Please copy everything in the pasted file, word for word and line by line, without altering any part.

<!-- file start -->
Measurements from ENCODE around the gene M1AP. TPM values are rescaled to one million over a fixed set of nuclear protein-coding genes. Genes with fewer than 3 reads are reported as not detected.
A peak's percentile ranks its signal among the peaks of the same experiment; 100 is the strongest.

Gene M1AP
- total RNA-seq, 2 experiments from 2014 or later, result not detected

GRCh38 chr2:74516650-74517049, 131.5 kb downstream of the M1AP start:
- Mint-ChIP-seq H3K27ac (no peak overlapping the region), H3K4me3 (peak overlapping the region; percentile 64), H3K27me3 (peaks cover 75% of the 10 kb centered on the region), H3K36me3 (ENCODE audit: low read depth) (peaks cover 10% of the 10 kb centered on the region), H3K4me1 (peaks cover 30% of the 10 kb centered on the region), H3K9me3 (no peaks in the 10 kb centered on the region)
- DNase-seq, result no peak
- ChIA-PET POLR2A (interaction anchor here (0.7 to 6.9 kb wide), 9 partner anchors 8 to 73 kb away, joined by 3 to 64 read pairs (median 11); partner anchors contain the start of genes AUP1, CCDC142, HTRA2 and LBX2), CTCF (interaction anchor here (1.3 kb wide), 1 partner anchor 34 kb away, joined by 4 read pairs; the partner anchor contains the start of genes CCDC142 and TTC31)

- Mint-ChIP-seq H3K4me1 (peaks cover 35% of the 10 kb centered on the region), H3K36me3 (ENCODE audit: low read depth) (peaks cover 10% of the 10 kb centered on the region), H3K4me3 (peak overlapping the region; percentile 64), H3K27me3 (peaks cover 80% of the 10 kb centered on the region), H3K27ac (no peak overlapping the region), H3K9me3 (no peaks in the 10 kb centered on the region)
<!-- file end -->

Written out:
Measurements from ENCODE around the gene M1AP. TPM values are rescaled to one million over a fixed set of nuclear protein-coding genes. Genes with fewer than 3 reads are reported as not detected.
A peak's percentile ranks its signal among the peaks of the same experiment; 100 is the strongest.

Gene M1AP
- total RNA-seq, 2 experiments from 2014 or later, result not detected

GRCh38 chr2:74516650-74517049, 131.5 kb downstream of the M1AP start:
- Mint-ChIP-seq H3K27ac (no peak overlapping the region), H3K4me3 (peak overlapping the region; percentile 64), H3K27me3 (peaks cover 75% of the 10 kb centered on the region), H3K36me3 (ENCODE audit: low read depth) (peaks cover 10% of the 10 kb centered on the region), H3K4me1 (peaks cover 30% of the 10 kb centered on the region), H3K9me3 (no peaks in the 10 kb centered on the region)
- DNase-seq, result no peak
- ChIA-PET POLR2A (interaction anchor here (0.7 to 6.9 kb wide), 9 partner anchors 8 to 73 kb away, joined by 3 to 64 read pairs (median 11); partner anchors contain the start of genes AUP1, CCDC142, HTRA2 and LBX2), CTCF (interaction anchor here (1.3 kb wide), 1 partner anchor 34 kb away, joined by 4 read pairs; the partner anchor contains the start of genes CCDC142 and TTC31)

- Mint-ChIP-seq H3K4me1 (peaks cover 35% of the 10 kb centered on the region), H3K36me3 (ENCODE audit: low read depth) (peaks cover 10% of the 10 kb centered on the region), H3K4me3 (peak overlapping the region; percentile 64), H3K27me3 (peaks cover 80% of the 10 kb centered on the region), H3K27ac (no peak overlapping the region), H3K9me3 (no peaks in the 10 kb centered on the region)